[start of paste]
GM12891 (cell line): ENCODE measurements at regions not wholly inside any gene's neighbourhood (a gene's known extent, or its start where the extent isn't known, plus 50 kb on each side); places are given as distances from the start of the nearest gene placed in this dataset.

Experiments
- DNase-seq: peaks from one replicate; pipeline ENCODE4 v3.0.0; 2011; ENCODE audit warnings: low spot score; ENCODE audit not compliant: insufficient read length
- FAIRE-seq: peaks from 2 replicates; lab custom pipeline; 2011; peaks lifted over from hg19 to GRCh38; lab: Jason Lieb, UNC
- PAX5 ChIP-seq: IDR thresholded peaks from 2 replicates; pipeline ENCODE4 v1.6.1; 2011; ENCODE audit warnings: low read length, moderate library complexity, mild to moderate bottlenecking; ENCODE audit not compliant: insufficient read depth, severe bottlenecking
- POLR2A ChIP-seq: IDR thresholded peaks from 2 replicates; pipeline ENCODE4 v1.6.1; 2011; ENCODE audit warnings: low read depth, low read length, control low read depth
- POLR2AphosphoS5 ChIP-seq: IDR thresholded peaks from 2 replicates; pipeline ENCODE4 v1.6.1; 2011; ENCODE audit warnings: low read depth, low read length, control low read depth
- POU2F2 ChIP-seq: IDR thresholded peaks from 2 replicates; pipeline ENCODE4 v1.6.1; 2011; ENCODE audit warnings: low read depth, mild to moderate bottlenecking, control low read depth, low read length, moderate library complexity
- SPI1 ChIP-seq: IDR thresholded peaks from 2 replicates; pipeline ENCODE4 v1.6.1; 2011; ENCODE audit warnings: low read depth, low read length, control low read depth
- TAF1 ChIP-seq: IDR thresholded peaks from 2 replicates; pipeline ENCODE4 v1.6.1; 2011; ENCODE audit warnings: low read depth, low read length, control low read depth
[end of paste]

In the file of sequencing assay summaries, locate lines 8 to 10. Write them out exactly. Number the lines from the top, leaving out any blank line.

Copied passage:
- POU2F2 ChIP-seq: IDR thresholded peaks from 2 replicates; pipeline ENCODE4 v1.6.1; 2011; ENCODE audit warnings: low read depth, mild to moderate bottlenecking, control low read depth, low read length, moderate library complexity
- SPI1 ChIP-seq: IDR thresholded peaks from 2 replicates; pipeline ENCODE4 v1.6.1; 2011; ENCODE audit warnings: low read depth, low read length, control low read depth
- TAF1 ChIP-seq: IDR thresholded peaks from 2 replicates; pipeline ENCODE4 v1.6.1; 2011; ENCODE audit warnings: low read depth, low read length, control low read depth